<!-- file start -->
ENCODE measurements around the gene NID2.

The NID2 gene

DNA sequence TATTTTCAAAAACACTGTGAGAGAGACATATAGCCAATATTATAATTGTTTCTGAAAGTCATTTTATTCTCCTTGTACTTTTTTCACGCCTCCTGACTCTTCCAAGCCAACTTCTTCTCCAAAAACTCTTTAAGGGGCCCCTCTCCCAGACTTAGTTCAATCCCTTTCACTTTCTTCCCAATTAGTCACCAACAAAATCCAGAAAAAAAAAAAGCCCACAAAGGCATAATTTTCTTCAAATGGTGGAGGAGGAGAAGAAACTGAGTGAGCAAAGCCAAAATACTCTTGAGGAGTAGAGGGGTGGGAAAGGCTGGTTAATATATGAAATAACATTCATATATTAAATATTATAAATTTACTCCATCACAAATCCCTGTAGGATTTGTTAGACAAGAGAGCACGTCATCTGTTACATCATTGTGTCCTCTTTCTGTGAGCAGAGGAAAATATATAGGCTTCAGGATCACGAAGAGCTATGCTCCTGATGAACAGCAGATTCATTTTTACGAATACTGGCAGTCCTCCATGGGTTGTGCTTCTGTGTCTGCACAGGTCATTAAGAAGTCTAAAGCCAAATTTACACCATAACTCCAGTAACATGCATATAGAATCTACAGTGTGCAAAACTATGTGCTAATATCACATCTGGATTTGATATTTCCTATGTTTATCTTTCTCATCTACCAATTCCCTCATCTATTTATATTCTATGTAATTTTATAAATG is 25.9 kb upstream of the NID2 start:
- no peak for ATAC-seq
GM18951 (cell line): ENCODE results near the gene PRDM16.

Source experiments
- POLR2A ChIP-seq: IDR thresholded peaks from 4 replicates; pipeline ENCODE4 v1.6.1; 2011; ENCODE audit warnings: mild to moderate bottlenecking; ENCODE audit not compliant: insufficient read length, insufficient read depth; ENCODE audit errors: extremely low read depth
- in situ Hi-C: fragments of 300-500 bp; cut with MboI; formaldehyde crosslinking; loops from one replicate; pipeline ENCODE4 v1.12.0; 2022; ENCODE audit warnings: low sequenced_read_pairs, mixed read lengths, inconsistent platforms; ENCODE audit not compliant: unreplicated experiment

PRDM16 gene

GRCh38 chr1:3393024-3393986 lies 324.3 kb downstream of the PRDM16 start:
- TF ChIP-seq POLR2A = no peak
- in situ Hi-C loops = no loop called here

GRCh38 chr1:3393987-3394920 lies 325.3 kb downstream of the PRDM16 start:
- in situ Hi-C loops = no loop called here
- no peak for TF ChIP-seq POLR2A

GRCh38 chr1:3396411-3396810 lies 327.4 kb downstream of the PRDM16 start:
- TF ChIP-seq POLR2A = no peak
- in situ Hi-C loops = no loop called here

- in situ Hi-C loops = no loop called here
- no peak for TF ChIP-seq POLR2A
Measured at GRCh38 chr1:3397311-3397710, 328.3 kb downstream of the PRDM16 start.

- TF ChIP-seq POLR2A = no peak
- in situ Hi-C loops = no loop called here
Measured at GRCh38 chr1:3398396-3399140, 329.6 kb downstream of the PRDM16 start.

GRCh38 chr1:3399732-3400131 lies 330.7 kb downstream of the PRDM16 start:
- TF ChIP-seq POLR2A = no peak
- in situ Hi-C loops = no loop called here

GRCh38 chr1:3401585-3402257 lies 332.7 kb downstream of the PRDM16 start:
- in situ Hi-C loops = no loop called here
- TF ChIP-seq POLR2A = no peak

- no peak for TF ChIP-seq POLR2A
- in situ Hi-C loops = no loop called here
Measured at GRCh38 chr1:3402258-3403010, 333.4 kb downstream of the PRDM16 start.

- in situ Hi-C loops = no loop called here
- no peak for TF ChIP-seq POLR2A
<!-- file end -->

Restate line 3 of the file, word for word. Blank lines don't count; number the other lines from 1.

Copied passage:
DNA sequence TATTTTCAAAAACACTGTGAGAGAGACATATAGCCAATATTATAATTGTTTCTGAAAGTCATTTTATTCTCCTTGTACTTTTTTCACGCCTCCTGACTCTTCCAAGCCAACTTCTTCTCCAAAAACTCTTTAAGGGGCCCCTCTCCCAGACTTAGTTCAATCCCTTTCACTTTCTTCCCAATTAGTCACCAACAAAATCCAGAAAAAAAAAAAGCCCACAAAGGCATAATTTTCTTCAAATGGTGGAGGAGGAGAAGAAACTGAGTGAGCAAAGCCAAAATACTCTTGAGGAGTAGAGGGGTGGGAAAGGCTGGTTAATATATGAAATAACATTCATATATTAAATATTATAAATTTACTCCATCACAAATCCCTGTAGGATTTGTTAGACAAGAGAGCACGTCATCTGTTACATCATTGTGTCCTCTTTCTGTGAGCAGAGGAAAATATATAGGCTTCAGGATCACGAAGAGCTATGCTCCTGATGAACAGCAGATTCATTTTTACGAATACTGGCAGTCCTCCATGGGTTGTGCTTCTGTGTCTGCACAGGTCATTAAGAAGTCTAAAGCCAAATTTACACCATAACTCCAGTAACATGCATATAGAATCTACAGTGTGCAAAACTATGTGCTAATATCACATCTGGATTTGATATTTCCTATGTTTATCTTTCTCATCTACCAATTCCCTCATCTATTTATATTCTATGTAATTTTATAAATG is 25.9 kb upstream of the NID2 start: